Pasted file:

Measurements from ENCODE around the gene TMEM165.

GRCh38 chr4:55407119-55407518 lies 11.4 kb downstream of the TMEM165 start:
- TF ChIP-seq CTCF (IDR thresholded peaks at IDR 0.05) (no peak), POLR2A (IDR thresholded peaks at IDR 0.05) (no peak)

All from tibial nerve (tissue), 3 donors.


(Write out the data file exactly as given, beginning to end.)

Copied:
Measurements from ENCODE around the gene TMEM165.

GRCh38 chr4:55407119-55407518 lies 11.4 kb downstream of the TMEM165 start:
- TF ChIP-seq CTCF (IDR thresholded peaks at IDR 0.05) (no peak), POLR2A (IDR thresholded peaks at IDR 0.05) (no peak)

All from tibial nerve (tissue), 3 donors.